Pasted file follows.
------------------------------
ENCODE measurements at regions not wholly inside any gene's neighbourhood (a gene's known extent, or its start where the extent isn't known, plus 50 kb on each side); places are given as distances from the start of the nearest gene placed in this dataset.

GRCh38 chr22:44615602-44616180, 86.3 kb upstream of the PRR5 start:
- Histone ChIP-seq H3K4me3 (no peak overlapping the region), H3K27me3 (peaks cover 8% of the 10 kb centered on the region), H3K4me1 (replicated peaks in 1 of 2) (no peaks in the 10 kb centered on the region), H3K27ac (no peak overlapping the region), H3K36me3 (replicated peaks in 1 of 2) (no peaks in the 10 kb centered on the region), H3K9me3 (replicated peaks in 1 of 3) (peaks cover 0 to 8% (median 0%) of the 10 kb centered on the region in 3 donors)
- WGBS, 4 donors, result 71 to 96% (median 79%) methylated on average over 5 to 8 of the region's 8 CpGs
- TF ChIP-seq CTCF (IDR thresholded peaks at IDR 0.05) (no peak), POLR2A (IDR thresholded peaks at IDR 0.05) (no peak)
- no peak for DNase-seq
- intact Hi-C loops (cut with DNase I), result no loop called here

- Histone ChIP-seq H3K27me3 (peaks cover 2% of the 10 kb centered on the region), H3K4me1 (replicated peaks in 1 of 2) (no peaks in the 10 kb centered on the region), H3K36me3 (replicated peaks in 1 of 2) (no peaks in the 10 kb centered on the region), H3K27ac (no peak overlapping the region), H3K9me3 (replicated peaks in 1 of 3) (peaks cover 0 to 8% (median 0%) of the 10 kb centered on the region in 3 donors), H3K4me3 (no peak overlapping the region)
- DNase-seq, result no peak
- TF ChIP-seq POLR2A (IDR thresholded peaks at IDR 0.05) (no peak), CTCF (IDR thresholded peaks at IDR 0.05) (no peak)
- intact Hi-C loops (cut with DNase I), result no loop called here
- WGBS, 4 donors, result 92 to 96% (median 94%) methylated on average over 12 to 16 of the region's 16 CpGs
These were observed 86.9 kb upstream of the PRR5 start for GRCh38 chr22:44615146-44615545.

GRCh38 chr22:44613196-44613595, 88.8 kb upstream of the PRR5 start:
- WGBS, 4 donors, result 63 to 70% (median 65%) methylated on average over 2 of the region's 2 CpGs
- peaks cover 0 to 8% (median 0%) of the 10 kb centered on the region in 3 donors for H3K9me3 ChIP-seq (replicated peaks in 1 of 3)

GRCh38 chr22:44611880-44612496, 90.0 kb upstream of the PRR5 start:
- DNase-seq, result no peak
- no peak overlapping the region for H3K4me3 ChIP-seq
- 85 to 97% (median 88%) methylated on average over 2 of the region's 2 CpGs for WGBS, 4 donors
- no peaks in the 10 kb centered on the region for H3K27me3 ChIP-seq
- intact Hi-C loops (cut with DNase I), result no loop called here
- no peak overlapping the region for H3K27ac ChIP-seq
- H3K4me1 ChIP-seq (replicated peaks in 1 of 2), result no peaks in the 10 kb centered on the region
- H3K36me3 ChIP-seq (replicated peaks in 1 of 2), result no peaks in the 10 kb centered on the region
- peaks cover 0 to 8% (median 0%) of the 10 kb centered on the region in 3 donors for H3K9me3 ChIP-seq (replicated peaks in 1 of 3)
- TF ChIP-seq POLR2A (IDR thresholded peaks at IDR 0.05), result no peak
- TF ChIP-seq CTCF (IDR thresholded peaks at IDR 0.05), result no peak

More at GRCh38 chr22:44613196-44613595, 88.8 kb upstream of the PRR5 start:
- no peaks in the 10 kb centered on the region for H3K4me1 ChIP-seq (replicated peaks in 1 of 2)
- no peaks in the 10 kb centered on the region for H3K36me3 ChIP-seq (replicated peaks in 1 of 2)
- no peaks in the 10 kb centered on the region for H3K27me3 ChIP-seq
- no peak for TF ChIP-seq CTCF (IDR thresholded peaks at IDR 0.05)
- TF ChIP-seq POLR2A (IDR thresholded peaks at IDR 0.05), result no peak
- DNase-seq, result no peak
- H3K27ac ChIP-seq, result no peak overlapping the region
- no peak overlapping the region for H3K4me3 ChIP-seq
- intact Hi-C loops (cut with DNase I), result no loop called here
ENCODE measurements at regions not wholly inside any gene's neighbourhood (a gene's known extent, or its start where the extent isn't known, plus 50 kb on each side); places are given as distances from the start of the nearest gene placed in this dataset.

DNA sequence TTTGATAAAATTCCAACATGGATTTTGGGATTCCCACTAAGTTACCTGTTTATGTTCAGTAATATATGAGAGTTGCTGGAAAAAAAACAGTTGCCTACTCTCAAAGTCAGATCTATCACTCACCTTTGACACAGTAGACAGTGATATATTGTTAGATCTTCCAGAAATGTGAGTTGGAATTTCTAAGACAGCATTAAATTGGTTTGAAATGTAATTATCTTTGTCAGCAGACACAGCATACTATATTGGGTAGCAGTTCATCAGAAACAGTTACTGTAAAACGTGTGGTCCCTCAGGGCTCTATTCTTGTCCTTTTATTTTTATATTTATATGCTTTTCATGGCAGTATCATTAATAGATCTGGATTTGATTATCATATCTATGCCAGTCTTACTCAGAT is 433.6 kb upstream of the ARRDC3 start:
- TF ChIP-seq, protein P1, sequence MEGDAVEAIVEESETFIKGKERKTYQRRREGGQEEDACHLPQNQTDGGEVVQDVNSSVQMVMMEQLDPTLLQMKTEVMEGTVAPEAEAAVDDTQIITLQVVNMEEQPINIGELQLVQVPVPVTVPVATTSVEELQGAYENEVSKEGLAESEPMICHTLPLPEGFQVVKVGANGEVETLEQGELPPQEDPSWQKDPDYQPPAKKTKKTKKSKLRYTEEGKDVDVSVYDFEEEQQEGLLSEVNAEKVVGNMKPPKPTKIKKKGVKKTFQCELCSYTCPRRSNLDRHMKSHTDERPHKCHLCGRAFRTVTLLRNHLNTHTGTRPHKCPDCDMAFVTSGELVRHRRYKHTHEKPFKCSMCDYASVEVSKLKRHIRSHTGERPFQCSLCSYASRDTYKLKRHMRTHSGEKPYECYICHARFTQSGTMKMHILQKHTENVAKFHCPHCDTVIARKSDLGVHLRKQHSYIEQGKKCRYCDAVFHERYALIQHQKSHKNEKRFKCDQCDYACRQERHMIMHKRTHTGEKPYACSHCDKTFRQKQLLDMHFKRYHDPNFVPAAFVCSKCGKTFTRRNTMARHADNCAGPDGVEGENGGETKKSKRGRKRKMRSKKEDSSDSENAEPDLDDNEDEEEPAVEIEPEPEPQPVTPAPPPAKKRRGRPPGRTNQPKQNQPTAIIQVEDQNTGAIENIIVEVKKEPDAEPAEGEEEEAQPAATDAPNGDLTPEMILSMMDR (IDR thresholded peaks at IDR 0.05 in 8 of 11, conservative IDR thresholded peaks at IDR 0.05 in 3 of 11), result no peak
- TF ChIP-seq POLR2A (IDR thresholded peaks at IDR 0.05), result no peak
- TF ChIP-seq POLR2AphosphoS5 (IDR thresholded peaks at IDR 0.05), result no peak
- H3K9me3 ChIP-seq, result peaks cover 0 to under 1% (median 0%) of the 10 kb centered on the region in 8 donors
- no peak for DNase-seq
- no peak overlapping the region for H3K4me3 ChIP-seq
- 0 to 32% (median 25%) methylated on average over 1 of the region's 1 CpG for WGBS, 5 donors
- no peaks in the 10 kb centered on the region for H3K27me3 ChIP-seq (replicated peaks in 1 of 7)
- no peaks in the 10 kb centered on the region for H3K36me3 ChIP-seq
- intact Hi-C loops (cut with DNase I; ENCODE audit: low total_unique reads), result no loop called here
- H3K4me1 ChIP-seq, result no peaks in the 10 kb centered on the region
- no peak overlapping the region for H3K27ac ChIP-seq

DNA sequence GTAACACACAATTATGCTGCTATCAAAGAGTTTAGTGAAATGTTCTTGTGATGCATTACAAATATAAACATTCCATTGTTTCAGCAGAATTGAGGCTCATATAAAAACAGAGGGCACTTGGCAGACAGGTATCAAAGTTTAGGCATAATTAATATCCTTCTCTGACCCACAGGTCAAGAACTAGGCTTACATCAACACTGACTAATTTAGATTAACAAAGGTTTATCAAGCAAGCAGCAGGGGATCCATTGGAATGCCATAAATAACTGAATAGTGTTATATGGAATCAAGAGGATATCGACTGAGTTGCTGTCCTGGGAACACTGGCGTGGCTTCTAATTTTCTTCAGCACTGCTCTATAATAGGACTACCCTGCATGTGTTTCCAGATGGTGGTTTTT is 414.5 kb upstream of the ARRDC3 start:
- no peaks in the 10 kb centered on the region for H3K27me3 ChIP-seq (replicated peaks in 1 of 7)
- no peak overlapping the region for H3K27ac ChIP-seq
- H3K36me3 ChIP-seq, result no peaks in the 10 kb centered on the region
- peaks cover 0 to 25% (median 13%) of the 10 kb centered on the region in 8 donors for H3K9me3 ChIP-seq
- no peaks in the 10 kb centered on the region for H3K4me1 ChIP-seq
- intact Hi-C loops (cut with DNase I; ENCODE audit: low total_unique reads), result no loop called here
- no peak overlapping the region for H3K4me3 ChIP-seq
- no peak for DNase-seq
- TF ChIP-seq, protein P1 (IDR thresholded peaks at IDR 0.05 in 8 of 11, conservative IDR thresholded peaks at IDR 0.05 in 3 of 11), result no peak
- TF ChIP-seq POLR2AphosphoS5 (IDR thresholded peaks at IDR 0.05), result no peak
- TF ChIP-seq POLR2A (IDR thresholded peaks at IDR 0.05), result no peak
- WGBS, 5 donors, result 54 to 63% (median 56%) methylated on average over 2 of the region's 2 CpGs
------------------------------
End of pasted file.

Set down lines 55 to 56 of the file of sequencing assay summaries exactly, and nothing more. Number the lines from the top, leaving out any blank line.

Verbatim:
- no peak overlapping the region for H3K27ac ChIP-seq
- H3K36me3 ChIP-seq, result no peaks in the 10 kb centered on the region